Princess Anne, as daughter of the Queen, would — in the old royal tradition — have had both her babies at Buckingham Palace. Her own preference was to have them at home, but Mr Pinker was persuasive. He insisted she go into hospital, where all the facilities of modern medicine were available if needed.
Although no formal announcement has been made, many feel the odds are good that the Princess of Wales will also give birth at the Lindo Wing.
Admittedly, crowds can be kept at bay more easily at Buckingham Palace, but the Lindo Wing is approached by a side road that could be sealed off if necessary. Taking the Princess to hospital might be an easier task than taking the hospital to her, which a Palace birth would entail. Blood transfusion units, an emergency operating theatre and staff would all have to be installed.
The maternity section at the Lindo Wing is on the ground floor and, on arrival, the Princess of Wales, like all mothers, would be shown to her room, containing a bed, a telephone on a bedside table, a wash-basin, television, wardrobe, and chairs for visitors.
The “royal” room, the end of a row of nine, nearest the nursery and the shared lavatory, sports a newer wallpaper than the rest. The atmosphere, as a recent patient remarked, remains that of a second-class hotel. There are no private bathrooms and toilets, and the communal baths are Victorian, enormous tubs that require a step-ladder to scale.
The discreet private hotel ambience is helped by the fact that there’s not a white coat in sight. Consultants make their rounds in low-key suits (tweed jackets at weekends), and only don surgical garb for an actual birth. The indication that a birth is imminent is a pair of surgical boots awaiting the gynaecologist outside the door of the room.
As labour progresses, the Princess of Wales will not be transferred to a labour ward. Instead — and this is one of the advantages of the Lindo Wing for royal mothers — nurses convert the high-standing bed into a delivery bed, removing the foot. The paraphernalia of an up-to-the-minute delivery ward is then wheeled in.
Mr Pinker does not merely tolerate the father’s presence: he actively encourages it. “I think it helps the mother very much,” he has said. “I think it strengthen the bond between the parents.”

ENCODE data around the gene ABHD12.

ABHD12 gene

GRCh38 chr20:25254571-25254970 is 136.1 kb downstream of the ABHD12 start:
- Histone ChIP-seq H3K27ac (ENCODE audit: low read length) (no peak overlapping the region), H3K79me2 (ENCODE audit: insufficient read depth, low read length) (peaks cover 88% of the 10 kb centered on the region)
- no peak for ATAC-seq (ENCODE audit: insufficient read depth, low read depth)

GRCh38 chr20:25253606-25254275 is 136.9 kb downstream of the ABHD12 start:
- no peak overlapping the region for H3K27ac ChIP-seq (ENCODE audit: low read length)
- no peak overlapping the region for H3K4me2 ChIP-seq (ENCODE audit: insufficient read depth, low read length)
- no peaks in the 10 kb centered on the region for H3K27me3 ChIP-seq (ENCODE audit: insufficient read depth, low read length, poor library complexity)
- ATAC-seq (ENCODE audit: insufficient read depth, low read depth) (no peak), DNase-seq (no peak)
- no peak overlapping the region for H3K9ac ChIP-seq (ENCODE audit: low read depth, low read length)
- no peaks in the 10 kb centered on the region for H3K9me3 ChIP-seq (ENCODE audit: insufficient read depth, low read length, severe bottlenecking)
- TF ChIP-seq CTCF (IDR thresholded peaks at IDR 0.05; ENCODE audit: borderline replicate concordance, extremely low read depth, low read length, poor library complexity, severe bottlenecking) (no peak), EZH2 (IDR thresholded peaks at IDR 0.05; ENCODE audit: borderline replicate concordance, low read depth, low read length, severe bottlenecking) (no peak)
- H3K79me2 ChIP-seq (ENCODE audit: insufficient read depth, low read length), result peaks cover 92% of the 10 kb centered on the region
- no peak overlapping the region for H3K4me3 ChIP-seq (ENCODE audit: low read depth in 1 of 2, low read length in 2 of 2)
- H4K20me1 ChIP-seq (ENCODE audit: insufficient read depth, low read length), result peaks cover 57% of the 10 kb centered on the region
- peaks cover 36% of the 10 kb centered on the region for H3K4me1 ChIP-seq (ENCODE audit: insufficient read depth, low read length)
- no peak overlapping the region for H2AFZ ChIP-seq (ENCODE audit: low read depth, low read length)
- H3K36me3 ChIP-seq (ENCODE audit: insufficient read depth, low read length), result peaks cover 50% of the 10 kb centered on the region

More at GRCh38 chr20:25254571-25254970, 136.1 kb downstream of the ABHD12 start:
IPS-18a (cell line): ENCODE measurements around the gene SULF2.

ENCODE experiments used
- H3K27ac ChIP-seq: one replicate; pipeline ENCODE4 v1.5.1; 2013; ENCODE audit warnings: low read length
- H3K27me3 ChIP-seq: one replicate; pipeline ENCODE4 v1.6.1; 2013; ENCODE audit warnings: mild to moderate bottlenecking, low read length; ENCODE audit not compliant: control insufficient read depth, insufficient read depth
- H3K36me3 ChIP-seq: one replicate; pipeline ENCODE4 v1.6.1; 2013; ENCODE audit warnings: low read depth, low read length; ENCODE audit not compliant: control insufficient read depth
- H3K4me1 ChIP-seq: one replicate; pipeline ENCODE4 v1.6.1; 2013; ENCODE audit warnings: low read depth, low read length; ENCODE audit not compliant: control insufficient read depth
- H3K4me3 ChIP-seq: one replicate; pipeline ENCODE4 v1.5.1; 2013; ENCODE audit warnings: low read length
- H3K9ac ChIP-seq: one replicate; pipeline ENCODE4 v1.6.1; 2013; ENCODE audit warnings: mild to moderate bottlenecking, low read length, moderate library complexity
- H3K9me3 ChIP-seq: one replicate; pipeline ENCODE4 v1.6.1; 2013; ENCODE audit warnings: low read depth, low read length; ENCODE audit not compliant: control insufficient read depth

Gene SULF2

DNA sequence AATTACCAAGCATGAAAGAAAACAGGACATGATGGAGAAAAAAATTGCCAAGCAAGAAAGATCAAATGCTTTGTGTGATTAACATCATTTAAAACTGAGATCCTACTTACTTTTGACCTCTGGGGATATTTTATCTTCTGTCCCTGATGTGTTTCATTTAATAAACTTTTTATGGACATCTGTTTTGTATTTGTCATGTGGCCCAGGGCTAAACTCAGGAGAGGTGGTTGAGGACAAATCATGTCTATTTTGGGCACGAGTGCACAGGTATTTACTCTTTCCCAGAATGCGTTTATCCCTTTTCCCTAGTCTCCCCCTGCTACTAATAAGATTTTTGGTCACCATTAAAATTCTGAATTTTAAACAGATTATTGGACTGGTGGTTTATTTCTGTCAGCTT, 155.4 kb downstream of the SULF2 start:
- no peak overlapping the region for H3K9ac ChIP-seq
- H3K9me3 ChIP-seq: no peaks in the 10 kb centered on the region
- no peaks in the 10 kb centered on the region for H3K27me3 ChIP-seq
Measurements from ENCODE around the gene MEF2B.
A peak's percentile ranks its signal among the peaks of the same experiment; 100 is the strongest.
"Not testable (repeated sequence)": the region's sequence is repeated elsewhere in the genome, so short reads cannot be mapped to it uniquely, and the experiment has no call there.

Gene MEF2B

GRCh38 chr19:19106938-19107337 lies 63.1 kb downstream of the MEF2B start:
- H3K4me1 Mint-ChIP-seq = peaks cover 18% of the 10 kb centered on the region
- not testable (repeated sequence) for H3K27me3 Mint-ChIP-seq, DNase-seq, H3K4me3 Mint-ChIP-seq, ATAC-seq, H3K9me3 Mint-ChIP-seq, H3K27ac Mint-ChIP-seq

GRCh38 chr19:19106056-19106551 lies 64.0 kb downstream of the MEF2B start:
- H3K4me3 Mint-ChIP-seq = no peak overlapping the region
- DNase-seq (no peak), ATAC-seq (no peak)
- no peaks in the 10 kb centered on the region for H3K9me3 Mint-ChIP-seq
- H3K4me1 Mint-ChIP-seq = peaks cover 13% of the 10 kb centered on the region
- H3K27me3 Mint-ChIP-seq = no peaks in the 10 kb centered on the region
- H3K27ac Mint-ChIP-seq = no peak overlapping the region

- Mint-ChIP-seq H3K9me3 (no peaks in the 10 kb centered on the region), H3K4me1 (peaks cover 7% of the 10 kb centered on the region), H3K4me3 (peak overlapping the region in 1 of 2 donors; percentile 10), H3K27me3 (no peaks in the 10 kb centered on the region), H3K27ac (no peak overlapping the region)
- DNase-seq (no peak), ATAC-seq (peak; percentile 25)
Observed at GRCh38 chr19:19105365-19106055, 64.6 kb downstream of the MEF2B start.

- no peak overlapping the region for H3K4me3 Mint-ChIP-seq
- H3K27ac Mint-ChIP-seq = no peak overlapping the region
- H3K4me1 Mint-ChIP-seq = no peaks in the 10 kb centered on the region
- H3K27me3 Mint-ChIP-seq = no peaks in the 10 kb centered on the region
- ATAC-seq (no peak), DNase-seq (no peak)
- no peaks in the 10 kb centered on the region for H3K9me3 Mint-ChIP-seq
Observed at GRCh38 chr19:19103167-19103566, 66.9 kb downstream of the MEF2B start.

Captain Mark Phillips was present when both his children were born. So were the Duke of Gloucester and Prince Michael of Kent. With such precedents — certainly if Mr Pinker has any influence in the matter — it is likely Prince Charles will be beside his Diana.
While sympathetic to those mothers wishing to have as natural a birth as possible — he would, for instance, give careful consideration to anyone requesting a Leboyer-style birth — Mr Pinker advocates pain-killers during labour if the mother needs them. Epidural anaesthetics are almost routine for his private patients in the Lindo Wing — Princess Anne had them for the birth of both her children. Although the mother loses sensation below the waist, she remains conscious and alert, and breathing exercises, learned at the ante-natal classes which Mr Pinker heartily recommends, help her participate in the birth.
George Pinker is not the kind of doctor who would rush to initiate anything new and controversial, but nor is he as conservative as his predecessor. He welcomes progress, but he is a careful and sensible man, guided by caution and realism rather than innovation.
He gave, for example, full support to Patrick Steptoe and Dr Robert Edwards when they pioneered the world’s first “test-tube” birth ion 1978, complimenting them on their success. “There is much work to be done for childless couples who have just as much of a problem as many other patients,” he said.
There are, he considers, no ethical problems involved “for the moment”, but “one doesn’t know quite how healthy or otherwise a baby who has been out of the body environment and put back is going to be. There may be problems we can only learn about from experience”. No one knew, he feared, how less-scrupulous people might use the technique.
That blend of receptiveness tempered with circumspection is typical of him. He is the perfect man for the sensitive position he holds, but then, in many respects, he has in the Princess of Wales a perfect patient — young and healthy, looking forward to motherhood, eager to do everything that will be best for her baby. A baby could not have a better production team.